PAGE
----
Related: Exercise, Health, Hyperthermia, Wellness

Overcoming the Opressive Heat.

 
 

View from the Getty Museum, Los Angeles

Ah, Summer.  We waited so long for you.  We thought of you as we watched friends’ cars get stuck in snowdrifts, as we found ourselves being an hour late to work by no fault of our own, and as we updated our collection of fleece jackets and UGG boots.  Spring went by in a blink and then Summer settled in.  It feels like we had about a week of nice weather before we had our streaks of heat.  First just a day or two, now it’s weeks at a time and even Metro relented and allowed the population to carry water bottles and drink on the metro lest they pass out while walking up the broken escalators.  You know it’s hot when Metro concedes.

For people walking or exercising in the heat, our main concern is hyperthermia, an elevated body temperature.  Body temperature rises naturally with exercise as the muscles produce heat.  This is offset with sweat and an increased breathing rate.  Since the body is at most 20-30% efficient, 70-80% of the energy expended during exercise appears as heat (Powers S, Howley E, pg 223).  Being that we live on the East Coast (I miss my West Coast!), we need to worry about the relative humidity as well.  A high relative humidity reduces the vapor pressure gradient between the skin and the environment. On a hot/humid day, like today, the vapor pressure in the air is close to the vapor pressure on moist skin; therefore, the rate of evaporation is greatly reduced.  High sweat rates during exercise in a hot/humid environment result in useless water loss.  Sweating does not cool the skin, evaporation does.  Without evaporation, our body temperature rises until we must stop or our body forces us to stop!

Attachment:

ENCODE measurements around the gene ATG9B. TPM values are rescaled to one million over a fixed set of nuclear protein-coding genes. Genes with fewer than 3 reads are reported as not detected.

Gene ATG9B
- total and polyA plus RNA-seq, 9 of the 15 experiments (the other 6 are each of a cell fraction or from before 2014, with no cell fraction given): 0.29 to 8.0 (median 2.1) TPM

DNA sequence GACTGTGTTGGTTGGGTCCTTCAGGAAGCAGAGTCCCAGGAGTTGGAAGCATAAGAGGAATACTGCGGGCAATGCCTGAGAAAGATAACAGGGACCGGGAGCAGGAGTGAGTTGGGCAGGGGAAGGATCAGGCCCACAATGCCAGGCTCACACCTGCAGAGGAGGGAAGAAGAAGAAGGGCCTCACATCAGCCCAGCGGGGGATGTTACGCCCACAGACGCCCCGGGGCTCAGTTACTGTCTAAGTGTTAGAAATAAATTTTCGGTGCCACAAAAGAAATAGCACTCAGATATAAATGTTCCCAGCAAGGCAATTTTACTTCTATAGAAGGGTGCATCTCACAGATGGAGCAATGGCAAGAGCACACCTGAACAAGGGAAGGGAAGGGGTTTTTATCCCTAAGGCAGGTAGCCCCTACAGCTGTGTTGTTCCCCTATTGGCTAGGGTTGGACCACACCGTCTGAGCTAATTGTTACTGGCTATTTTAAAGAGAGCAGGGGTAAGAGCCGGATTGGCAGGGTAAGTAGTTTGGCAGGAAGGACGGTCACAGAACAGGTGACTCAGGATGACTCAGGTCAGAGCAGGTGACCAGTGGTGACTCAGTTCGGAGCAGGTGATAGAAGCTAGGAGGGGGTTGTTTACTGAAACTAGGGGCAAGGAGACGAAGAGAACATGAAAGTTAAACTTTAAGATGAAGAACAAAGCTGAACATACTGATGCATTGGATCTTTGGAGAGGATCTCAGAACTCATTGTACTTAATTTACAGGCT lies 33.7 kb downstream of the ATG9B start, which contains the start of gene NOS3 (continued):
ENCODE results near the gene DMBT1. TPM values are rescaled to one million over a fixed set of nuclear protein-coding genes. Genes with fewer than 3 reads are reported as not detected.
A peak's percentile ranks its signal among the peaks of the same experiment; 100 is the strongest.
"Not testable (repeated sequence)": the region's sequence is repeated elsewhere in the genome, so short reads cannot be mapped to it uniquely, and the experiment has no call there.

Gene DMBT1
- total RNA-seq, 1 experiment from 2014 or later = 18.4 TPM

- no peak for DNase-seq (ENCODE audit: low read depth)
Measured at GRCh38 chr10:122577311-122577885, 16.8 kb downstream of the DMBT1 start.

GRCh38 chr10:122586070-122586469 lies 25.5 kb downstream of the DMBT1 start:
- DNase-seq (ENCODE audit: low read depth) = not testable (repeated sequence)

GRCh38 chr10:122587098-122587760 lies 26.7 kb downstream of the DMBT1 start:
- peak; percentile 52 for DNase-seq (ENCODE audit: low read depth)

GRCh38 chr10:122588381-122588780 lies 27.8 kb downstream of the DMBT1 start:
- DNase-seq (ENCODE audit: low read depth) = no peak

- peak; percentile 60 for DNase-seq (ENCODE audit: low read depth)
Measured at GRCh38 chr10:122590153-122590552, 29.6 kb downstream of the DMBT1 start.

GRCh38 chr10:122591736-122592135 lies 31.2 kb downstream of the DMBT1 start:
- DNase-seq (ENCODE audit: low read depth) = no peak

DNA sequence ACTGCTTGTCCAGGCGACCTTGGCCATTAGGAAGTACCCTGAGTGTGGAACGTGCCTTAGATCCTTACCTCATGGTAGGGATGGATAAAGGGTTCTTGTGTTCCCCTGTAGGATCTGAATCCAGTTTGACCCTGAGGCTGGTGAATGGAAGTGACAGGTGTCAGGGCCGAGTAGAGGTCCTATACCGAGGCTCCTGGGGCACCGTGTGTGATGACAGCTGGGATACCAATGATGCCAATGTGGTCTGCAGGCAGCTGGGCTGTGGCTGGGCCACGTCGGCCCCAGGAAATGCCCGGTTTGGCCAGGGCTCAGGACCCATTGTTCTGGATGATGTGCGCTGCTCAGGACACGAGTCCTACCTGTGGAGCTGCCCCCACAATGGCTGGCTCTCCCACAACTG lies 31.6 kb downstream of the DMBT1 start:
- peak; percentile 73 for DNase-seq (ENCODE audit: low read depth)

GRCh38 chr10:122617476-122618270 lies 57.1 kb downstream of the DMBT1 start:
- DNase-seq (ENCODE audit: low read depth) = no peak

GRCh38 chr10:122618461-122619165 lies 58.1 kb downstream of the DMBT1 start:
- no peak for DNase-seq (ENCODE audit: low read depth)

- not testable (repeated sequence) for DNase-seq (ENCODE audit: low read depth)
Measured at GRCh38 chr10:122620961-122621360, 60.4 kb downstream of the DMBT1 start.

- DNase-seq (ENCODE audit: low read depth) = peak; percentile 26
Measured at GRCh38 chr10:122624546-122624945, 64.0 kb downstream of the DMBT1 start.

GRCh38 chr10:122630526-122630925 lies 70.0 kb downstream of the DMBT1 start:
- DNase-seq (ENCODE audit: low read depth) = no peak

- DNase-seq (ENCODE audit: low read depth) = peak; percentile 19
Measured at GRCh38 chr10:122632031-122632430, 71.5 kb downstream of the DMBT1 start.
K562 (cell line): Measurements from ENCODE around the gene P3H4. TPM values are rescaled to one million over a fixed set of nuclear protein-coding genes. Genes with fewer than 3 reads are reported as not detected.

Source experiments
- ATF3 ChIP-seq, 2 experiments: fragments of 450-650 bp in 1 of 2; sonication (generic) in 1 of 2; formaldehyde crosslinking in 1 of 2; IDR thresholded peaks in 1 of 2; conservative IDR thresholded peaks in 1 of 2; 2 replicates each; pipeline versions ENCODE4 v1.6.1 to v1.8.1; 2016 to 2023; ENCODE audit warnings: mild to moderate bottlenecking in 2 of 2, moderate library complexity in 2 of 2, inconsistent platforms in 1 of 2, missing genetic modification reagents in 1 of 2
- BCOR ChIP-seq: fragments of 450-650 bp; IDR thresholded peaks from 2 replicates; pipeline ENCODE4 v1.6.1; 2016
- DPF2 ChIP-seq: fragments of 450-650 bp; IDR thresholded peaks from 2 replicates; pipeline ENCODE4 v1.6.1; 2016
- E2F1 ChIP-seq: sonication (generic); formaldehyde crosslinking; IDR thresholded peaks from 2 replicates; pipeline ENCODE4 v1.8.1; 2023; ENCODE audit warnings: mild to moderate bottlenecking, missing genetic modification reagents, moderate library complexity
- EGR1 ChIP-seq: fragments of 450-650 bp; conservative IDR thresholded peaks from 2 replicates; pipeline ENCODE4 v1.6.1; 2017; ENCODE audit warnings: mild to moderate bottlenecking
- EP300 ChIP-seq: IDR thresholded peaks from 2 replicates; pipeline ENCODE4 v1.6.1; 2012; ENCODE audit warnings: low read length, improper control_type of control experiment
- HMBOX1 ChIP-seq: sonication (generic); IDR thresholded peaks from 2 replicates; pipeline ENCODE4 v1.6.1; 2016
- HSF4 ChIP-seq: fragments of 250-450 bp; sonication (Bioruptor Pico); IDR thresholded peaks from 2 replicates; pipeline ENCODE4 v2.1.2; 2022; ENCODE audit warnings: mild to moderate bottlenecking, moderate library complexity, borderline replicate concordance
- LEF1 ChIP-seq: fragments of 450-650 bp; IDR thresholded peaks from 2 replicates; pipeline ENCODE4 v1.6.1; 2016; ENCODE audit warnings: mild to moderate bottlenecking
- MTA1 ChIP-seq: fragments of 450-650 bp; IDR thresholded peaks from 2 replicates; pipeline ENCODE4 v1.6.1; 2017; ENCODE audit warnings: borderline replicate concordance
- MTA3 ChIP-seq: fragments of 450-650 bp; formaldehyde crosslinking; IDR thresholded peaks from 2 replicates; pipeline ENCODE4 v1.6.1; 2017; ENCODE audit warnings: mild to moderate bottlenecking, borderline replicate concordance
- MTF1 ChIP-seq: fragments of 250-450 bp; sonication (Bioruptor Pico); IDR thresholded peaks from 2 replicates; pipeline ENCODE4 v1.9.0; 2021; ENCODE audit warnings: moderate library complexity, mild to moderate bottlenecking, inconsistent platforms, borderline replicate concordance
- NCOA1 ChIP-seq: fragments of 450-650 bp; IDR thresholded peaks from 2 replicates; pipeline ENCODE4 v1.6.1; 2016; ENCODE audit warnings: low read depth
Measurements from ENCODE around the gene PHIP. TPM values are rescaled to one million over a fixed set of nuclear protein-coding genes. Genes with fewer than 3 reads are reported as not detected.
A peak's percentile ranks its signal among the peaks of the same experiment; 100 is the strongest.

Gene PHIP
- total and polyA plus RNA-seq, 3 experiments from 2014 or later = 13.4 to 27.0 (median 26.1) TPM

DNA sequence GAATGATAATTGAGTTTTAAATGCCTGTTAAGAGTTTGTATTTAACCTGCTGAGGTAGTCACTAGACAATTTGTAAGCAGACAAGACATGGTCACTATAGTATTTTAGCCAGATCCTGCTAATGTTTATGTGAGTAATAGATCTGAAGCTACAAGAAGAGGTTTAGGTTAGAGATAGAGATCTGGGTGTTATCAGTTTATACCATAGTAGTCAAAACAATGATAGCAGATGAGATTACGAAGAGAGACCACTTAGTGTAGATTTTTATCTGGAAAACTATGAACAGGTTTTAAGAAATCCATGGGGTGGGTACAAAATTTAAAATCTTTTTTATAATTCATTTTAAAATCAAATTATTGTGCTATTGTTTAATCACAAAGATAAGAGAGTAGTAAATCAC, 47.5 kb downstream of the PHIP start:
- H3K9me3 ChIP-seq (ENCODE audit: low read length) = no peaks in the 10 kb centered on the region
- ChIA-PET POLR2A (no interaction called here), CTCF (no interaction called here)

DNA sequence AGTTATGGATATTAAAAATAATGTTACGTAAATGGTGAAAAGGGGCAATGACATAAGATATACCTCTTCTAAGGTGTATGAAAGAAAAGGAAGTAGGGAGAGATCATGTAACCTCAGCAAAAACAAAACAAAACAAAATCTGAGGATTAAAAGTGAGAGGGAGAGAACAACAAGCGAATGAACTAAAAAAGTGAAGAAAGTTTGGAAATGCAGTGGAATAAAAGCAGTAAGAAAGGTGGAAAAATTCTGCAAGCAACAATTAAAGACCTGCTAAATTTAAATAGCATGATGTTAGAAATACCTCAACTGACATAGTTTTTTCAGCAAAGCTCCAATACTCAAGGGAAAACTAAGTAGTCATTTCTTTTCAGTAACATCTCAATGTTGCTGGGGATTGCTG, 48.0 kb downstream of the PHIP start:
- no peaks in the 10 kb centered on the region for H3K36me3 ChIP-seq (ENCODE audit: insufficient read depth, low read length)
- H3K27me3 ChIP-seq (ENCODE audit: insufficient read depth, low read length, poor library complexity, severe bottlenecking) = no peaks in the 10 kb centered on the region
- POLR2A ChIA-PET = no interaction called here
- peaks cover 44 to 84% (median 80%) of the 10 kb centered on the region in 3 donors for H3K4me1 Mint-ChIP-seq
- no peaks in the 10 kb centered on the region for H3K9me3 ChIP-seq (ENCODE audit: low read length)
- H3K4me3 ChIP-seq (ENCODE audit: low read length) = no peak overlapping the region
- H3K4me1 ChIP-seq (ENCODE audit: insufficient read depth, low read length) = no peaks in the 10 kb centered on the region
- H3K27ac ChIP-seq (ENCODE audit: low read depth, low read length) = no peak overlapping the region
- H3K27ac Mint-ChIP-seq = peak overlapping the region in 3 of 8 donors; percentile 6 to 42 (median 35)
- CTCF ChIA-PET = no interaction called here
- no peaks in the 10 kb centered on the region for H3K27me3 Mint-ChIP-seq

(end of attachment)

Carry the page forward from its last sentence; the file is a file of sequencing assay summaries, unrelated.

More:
Cool off, Bro.

This is why we athletic trainers never let athletes train with a fever.  We also have a saying, “At 85 and 85, stay inside to stay alive”.  Meaning at 85 degrees with 85% humidity, your body can’t cool down with evaporation, so just stay inside.  This is also why we acclimitize our athletes to heat.

Heat acclimation results in a lower heart rate and core temperature during submaximal exercise.  Ideally, I like to use 2 weeks to become heat acclimitized.  I think back in March on an 80 degree day I was melting, and now 80 degrees would be a cool day.  Starting at 15-20 minutes of exercise, go in the morning when its cooler, 6 or 7 am.  Work up to your desired amount of cardio (45-60 min?).  Then, after 3 days, start going at later times of day, like 9-11 am.  Cut back on time, back to 15-30 min, and work up to 45-60 in 3 days.  Then the tough part, working out at the hottest time of the day, 1-4pm.  Again starting at 15-30 min and working up to 45-60 min, taking short breaks in the shade if needed.  Again, this process takes a few weeks and it is UNCOMFORTABLE.

Here are the changes that occur in the body with proper acclimation:

  1. Increased plasma volume
  2. Earlier onset of sweating
  3. Higher sweat rate
  4. Reduced sodium chloride loss in sweat
  5. Reduced skin blood flow
  6. Increased heat shock proteins in tissue

EXP Diagrams

Core temperature and variations in sweat rate are also affected by the following characteristics:

  • Height and weight – heavier people sweat more
  • Degree of acclimation – well acclimated people sweat earlier and more
  • Fitness level – fit people sweat more
  • Hydration status
  • Environmental conditions
  • Clothing
  • Intensity and duration of activity
  • Heredity

Loss of adaptations are rapid, with reductions in heat tolerance occurring within a few days of inactivity.  Repeated exposure to heat is required to maintain heat acclimitization.

So, in summary.  Be careful, stay hydrated, acclimitize yourself and take breaks if needed.  Remember, I have your back.

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Director: Shae Agee